How Common Is Ankylosing Spondylitis?

Ankylosing spondylitis is a painful disease that can significantly reduce a person’s quality of life. The key to living with the pain and discomfort of the disease is to have the condition promptly diagnosed. Treatment options allow individuals to manage the condition. The first step to finding relief is understanding more about ankylosing spondylitis and its prevalence.

What Is Ankylosing Spondylitis?

Ankylosing spondylitis (AS) is a type of arthritis that presents in the spinal column. The Spondylitis Association of America notes that many cases of AS can be tied to a genetic marker. However, many people who have the genetic marker that makes them more susceptible to the arthritic disease do not develop AS. A family history of AS is the most common indication that a person will develop the condition, and people who have gastrointestinal infections are also at risk.

Symptoms of Ankylosing Spondylitis

WebMD notes that symptoms of AS often start as pain and stiffness in the lower back. The hips and buttocks can also be affected, and pain associated with the condition lasts at least three months.

Another sign of AS is a fusing in the bones of the hips, back or neck. Bone fusion occurs when bones grow together, and the result of this fusion is a limitation in a person’s ability to complete routine tasks. People with AS who experience bone fusion may suffer from a limited range of motion that makes it difficult for them to work or care for themselves.

Stiffness and inflammation in the tendons of the foot can result. Chronic pain occurs when a person suffers from inflammation, and walking or standing may become painful.

Pain and stiffness are not the only symptoms of AS. These are the symptoms that are caused by the arthritis that sets into the spine when a person develops the condition, but other symptoms can occur. These symptoms include:

  • Chronic fatigue
  • Inflammation in the bowel
  • Eye inflammation
  • Blurred vision

The disease eventually progresses to cause severe pain for sufferers. Managing this disease by seeking prompt treatment is essential to limit complications including spinal fusion.

Treatment of Ankylosing Spondylitis

People who suffer from AS typically use a combination of physical therapy and medication to treat the condition. There is no cure for AS, but proactive treatment options can keep pain and stiffness under control. Physical therapy allows patients to maintain their ability to do routine activities.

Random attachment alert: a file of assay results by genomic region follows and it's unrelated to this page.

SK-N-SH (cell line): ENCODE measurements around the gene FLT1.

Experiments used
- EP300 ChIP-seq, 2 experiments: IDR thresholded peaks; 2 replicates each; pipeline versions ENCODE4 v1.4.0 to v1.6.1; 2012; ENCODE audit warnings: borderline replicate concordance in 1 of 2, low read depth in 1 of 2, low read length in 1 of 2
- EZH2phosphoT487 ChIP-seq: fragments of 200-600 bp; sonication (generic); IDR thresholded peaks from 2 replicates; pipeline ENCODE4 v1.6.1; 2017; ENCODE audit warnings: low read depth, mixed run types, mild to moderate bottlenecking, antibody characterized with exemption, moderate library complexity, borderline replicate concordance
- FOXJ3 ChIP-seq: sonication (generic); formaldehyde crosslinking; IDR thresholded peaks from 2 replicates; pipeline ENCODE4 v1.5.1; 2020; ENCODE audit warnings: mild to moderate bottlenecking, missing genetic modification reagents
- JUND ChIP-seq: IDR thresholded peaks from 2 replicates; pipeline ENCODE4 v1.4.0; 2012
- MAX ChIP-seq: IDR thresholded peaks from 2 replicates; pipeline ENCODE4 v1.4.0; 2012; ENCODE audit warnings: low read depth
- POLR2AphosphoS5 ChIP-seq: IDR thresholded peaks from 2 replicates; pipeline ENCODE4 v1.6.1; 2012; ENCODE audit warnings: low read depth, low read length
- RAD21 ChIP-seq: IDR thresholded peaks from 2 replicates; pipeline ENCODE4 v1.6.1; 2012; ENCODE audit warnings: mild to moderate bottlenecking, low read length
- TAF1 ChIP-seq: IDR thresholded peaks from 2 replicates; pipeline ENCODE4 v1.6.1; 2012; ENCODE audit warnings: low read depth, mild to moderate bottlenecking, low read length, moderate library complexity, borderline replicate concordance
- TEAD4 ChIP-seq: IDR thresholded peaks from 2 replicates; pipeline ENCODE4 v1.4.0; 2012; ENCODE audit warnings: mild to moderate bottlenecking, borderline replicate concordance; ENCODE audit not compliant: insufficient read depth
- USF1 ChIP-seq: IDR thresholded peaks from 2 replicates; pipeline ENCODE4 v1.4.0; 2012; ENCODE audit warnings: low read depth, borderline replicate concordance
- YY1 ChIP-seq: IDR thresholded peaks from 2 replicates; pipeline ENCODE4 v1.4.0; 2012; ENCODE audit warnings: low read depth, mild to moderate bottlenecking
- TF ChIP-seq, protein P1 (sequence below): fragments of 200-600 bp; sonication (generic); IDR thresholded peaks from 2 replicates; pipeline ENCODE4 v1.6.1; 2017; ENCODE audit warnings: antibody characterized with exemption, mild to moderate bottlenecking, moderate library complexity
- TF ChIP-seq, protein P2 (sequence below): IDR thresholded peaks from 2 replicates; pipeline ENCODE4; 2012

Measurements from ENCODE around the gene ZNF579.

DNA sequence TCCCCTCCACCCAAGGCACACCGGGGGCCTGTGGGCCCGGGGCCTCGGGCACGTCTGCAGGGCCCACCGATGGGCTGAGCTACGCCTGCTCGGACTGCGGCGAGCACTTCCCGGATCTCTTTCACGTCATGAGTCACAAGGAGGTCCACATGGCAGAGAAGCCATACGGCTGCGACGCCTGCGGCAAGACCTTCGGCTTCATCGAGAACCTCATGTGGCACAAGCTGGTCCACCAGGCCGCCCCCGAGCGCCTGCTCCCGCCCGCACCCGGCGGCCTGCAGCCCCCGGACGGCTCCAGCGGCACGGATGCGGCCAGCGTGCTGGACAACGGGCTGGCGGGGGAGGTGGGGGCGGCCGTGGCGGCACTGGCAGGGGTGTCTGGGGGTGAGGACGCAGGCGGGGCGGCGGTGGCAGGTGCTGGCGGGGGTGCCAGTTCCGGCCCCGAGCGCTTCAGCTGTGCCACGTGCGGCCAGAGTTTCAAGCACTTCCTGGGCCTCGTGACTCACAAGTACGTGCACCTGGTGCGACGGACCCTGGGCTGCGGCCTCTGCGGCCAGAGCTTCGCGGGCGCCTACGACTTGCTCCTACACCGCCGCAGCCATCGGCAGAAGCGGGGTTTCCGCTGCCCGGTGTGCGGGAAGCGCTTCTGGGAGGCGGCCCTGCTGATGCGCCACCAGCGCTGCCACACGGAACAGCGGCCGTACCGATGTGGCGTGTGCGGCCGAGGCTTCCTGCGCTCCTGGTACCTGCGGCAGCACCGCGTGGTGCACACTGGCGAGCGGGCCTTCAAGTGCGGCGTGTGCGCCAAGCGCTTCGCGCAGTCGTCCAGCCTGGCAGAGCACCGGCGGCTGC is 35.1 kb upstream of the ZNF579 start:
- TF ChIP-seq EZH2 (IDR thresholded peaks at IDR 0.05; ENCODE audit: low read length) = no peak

Anti-inflammatory medications keep inflammation under control to limit pain, swelling and stiffness. Medications known as TNF inhibitors are drugs that can be used for both joint and spinal arthritis.

It is very important for sufferers to continue to be physically active. Exercise helps keep AS under control, and specific exercise routines allow patients to improve their posture and maintain flexibility despite the condition. Physical therapists who are experienced at working with patients with AS are able to create personalized routines. Good posture works to combat pain by reducing the severity of complications related to AS. Physical therapists often incorporate exercises that promote good posture into routines created for patients with AS.

People who have severe cases of AS may need surgery to help relieve pain and reduce the risk of complications. However, surgery for AS can be risky and is typically used only when other treatment options are not working to manage the condition.

Instances of Ankylosing Spondylitis

AS is an uncommon condition. While many people carry the genetic marker associated with AS, the U.S. National Library of Medicine reports that between 3.5 and 13 out of every 1,000 people living in the U.S. have the condition.

Researchers believe that AS is a condition that requires a combination of environmental and genetic favors in order to present itself. As stated above, people who have a genetic marker identified by a protein known as HLA-B27 are more susceptible to developing AS. However, these individuals often have family members who are also inflicted with the arthritic disease. Approximately 95 percent of Caucasian people have the genetic marker, but the rate of AS only ranges from about 0.1 to 0.5 percent of the population.

Environmental factors play a role in the development of the disease, and the most common group of people who develop AS are men who are in their early 20s. Rheumatologists can help patients manage the pain and stiffness associated with the condition to ensure that patients can continue to live a fulfilling life after being diagnosed with AS.


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